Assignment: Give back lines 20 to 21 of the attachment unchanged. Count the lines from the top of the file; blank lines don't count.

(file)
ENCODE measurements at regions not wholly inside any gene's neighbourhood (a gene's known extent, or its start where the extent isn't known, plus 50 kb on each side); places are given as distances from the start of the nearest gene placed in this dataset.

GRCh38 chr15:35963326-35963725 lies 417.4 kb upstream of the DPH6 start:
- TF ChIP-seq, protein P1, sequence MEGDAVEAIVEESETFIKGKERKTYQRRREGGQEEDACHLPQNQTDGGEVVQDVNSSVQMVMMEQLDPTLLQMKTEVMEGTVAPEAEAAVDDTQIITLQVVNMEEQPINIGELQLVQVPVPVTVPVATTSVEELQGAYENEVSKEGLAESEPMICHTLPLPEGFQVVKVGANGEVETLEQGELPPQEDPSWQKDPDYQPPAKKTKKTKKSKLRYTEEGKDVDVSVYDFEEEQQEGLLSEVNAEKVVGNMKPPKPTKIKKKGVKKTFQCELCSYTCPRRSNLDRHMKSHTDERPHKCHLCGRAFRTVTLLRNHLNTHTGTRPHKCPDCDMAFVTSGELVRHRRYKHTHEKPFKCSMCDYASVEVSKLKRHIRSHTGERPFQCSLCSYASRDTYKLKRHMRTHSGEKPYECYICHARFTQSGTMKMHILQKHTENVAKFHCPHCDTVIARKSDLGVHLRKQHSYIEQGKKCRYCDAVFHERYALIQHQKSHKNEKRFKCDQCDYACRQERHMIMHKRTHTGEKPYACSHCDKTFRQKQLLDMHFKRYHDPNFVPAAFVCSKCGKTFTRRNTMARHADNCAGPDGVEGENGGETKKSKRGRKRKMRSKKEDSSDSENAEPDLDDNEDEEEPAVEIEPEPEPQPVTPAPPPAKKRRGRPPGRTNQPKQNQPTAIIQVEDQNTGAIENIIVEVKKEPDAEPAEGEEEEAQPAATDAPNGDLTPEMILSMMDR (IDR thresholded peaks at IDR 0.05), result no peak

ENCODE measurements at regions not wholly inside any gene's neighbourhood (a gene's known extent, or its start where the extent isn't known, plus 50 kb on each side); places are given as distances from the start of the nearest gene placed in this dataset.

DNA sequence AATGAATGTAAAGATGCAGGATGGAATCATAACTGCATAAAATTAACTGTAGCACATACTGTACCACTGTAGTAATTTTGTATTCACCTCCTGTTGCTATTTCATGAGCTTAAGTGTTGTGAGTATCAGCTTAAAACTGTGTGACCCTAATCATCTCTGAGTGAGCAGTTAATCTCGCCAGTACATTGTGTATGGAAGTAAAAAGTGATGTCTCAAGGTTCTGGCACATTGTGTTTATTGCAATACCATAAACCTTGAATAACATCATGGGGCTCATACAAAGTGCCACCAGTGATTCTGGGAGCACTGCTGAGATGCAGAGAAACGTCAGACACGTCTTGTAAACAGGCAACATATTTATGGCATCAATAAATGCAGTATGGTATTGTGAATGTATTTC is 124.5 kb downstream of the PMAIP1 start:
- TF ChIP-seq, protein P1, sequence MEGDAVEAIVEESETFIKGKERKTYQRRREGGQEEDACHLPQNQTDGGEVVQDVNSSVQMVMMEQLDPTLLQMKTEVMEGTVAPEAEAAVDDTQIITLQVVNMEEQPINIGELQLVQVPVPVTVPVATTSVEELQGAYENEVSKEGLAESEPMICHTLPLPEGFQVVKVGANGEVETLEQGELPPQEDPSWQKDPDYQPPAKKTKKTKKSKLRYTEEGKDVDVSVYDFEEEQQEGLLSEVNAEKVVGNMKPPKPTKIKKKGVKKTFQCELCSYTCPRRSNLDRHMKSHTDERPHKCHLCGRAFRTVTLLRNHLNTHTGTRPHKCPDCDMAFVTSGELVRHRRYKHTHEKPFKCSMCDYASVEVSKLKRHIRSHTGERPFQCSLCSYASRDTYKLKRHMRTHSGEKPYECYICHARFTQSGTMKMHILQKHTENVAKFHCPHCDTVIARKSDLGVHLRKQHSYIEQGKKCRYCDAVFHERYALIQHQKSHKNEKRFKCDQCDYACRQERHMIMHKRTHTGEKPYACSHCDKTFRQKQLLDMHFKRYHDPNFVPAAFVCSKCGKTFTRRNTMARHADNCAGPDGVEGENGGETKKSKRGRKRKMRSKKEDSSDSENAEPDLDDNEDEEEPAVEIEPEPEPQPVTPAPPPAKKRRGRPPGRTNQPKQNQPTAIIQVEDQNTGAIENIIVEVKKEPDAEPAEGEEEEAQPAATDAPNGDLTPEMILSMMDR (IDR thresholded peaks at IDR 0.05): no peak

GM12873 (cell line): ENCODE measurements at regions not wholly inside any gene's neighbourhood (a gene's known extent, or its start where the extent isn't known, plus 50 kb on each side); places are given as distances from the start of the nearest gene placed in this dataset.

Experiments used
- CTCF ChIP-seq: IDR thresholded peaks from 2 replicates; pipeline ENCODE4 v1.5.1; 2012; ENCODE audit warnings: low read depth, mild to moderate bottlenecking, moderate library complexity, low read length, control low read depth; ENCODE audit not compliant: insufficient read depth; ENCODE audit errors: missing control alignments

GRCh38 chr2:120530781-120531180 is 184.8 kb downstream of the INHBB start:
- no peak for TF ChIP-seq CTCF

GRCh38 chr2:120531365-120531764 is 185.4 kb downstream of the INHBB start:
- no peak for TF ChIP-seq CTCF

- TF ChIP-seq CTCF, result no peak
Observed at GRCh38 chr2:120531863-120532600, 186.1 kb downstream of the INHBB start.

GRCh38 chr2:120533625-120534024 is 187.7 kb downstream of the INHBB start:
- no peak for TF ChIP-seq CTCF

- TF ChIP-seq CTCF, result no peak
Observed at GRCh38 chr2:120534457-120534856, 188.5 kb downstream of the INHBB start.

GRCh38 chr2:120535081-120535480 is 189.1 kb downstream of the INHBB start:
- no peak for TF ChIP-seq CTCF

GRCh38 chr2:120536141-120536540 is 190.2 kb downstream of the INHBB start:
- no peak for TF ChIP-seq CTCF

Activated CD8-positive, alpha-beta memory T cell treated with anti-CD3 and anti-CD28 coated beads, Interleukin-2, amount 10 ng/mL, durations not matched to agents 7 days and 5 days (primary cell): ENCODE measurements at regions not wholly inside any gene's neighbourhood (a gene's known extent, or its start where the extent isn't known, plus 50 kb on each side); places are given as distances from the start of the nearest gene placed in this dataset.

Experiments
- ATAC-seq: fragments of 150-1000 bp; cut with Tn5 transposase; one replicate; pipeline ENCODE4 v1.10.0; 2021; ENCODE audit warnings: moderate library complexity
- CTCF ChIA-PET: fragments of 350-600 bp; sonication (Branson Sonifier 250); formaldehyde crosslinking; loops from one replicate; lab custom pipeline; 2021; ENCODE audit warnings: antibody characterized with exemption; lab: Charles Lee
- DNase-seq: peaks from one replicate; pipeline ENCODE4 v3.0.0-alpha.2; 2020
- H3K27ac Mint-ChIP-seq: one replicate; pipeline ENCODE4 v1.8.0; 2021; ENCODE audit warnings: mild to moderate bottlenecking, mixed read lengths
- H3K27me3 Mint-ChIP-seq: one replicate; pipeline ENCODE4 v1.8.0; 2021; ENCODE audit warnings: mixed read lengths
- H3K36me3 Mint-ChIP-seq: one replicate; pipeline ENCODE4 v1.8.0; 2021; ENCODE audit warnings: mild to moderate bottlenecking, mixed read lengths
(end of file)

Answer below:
GRCh38 chr2:120535081-120535480 is 189.1 kb downstream of the INHBB start:
- no peak for TF ChIP-seq CTCF